Ask The Doctor – A Case of Flea-Allergic Dermatitis in Cats


A raw spot on my cat’s body
Q Recently, I noticed that my seven-year-old male cat, Bisco, was excessively grooming his hindquarters. When I investigated the site, I discovered a raw red spot where Bisco had licked the fur and skin off. The vet explained that Bisco had developed a “hotspot” and that these were fairly common in cats, particularly during the summer.

Fortunately, Bisco responded well to a shot of antibiotic and treatment with prednisolone, but I am wondering how common this condition is in cats — I have heard about it frequently in dogs — and that perhaps other Catnip readers would be interested.
Roberta Klein

A Dear Roberta: You are describing a very common problem: excessive grooming/licking over the hindquarters during summer and fall months. This is most likely caused by flea-allergic dermatitis (FAD) and it is the most common skin problem impacting cats.

Flea allergy dermatitis is actually different than just having fleas. As an analogy, it is painful for me if I am out in the yard and am stung by a bee. But some people have a more severe reaction, and when stung, they need to go to a hospital. These people are allergic to bee stings.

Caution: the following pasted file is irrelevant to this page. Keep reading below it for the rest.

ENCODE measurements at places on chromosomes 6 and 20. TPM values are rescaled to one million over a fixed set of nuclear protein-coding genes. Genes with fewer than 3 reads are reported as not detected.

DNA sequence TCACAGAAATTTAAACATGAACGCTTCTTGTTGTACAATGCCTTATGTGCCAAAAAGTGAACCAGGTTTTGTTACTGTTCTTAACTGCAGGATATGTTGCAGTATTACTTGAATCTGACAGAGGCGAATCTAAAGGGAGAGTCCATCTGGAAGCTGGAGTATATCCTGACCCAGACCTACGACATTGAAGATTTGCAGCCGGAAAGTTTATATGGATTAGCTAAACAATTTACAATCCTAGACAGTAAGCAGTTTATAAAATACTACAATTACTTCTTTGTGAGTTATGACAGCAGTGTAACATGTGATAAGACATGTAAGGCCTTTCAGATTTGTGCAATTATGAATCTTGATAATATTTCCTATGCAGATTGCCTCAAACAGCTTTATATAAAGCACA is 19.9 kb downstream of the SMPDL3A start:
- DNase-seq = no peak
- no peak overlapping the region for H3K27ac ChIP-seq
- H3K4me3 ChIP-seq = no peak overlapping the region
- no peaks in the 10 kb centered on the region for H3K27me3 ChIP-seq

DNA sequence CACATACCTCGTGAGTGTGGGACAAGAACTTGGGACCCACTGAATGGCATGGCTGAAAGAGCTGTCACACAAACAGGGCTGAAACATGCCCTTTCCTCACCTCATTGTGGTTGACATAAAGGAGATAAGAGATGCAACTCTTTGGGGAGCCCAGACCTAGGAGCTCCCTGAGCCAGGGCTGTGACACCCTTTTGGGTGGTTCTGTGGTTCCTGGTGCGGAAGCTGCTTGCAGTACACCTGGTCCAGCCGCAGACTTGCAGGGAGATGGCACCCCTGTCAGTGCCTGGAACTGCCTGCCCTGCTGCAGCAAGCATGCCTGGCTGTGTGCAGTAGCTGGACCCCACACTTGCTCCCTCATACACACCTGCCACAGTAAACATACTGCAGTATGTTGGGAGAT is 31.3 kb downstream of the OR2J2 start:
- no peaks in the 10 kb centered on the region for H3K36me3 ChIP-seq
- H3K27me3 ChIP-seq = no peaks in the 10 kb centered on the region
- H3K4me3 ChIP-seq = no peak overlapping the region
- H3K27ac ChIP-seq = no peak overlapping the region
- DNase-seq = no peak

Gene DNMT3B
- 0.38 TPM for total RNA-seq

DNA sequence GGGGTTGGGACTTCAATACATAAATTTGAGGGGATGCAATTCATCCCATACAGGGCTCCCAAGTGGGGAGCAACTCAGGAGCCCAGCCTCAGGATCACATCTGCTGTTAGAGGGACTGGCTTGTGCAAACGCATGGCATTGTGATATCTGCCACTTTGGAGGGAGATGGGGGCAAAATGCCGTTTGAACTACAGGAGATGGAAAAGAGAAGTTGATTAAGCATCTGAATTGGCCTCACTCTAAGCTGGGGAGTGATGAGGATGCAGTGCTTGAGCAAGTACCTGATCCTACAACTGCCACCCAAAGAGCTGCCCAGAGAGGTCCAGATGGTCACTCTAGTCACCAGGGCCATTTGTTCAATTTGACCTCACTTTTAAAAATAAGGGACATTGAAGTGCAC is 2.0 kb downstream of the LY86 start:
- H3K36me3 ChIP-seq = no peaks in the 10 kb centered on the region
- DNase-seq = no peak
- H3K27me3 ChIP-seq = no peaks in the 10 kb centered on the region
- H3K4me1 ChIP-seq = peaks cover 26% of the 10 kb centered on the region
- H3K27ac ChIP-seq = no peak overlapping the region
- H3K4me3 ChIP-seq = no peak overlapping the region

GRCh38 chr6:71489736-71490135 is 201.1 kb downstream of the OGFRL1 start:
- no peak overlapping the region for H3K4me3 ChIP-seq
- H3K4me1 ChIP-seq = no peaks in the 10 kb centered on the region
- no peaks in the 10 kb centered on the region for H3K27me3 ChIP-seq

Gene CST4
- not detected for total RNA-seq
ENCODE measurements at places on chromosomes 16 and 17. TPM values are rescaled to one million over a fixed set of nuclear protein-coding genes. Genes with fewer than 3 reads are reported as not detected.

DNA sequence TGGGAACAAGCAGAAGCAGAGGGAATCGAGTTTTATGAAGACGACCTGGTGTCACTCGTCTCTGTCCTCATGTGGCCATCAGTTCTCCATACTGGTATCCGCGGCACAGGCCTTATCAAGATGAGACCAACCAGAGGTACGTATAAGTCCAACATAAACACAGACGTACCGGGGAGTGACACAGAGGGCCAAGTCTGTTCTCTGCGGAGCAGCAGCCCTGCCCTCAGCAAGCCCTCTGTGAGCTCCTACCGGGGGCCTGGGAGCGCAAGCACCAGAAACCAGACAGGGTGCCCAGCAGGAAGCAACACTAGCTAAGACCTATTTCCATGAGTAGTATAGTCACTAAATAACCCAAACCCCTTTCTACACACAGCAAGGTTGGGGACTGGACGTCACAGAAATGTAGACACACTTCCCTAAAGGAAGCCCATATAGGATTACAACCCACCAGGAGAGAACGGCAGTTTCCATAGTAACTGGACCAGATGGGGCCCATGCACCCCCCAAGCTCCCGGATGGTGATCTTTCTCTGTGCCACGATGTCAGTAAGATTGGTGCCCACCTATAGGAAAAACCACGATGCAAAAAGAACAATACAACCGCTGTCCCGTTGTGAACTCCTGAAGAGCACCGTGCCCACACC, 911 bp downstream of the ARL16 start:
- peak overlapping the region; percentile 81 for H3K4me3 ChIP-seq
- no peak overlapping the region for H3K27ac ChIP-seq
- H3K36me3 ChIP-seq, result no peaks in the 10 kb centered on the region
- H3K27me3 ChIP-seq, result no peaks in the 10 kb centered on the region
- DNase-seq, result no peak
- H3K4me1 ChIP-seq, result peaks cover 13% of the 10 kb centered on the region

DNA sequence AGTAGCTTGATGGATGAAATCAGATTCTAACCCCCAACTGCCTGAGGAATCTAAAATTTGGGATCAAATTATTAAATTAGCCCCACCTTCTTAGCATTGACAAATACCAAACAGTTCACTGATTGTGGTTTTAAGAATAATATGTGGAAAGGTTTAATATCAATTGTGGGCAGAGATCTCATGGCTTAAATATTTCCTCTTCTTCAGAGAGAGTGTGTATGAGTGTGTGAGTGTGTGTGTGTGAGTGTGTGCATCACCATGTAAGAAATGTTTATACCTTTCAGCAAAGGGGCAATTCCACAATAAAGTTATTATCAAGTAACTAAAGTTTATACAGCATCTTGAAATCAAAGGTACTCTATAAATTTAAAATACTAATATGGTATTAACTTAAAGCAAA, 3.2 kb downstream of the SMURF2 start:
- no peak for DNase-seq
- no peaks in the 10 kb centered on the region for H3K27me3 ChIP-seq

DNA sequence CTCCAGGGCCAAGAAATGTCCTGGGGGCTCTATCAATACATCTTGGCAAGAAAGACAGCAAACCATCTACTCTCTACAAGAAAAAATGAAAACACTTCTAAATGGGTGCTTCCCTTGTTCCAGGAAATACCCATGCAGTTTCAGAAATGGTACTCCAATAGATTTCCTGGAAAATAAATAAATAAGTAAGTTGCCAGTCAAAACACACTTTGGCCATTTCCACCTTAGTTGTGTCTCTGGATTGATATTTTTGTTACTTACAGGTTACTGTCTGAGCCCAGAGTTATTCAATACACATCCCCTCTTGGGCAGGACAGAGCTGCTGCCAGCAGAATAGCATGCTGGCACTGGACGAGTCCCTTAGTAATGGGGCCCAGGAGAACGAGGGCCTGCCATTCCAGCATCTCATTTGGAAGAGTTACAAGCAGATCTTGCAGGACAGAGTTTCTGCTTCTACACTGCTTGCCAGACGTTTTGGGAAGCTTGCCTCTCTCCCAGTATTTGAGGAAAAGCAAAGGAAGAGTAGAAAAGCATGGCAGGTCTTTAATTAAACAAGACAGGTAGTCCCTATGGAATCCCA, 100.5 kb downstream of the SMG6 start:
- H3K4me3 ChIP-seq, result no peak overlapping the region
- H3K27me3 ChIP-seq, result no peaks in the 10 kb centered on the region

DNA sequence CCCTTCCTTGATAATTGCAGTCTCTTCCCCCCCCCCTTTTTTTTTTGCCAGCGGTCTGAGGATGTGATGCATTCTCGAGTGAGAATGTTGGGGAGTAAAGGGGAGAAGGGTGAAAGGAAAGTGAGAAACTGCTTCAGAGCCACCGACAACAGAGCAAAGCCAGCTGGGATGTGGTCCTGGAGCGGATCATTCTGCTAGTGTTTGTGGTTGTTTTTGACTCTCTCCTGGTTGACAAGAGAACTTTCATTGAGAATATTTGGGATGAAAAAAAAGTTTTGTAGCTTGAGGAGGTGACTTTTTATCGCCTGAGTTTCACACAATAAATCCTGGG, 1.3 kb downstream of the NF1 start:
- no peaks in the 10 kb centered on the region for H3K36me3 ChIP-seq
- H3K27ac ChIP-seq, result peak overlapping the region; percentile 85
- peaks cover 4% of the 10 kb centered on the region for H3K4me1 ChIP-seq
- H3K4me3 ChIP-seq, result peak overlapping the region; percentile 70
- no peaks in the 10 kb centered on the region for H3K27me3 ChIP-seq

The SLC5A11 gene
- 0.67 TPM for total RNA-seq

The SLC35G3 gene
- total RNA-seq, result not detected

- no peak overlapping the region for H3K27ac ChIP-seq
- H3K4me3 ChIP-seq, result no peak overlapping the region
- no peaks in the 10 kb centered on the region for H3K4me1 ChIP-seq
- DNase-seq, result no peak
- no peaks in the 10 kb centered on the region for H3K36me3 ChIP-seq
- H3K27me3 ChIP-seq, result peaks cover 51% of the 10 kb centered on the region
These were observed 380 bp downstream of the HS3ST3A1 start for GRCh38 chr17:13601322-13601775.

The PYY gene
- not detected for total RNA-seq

Somewhat similarly, cats may be allergic to fleas. When a flea bites, it injects saliva into the cat’s skin and the allergic response is to the flea saliva. A single injection of saliva (a single bite) can make an allergic cat itch for up to two weeks! This is different than just having fleas. Only those cats with allergic responses experience the severe itching response. Typically, FAD cats itch over the hindquarters. Some also experience itching down their hind legs, in the groin and along their spine.

The best treatment for FAD is to eliminate fleas. As well, a short course of anti-allergic medicine (prednisolone) is needed to stop the itch. To avoid the problem in the future: An owner should prevent fleas. Your veterinarian can recommend an appropriate product that is best for your cat.
Michael Stone, DVM, DACVIM
Clinical Assistant Professor
Cummings School of Veterinary
Medicine at Tufts University


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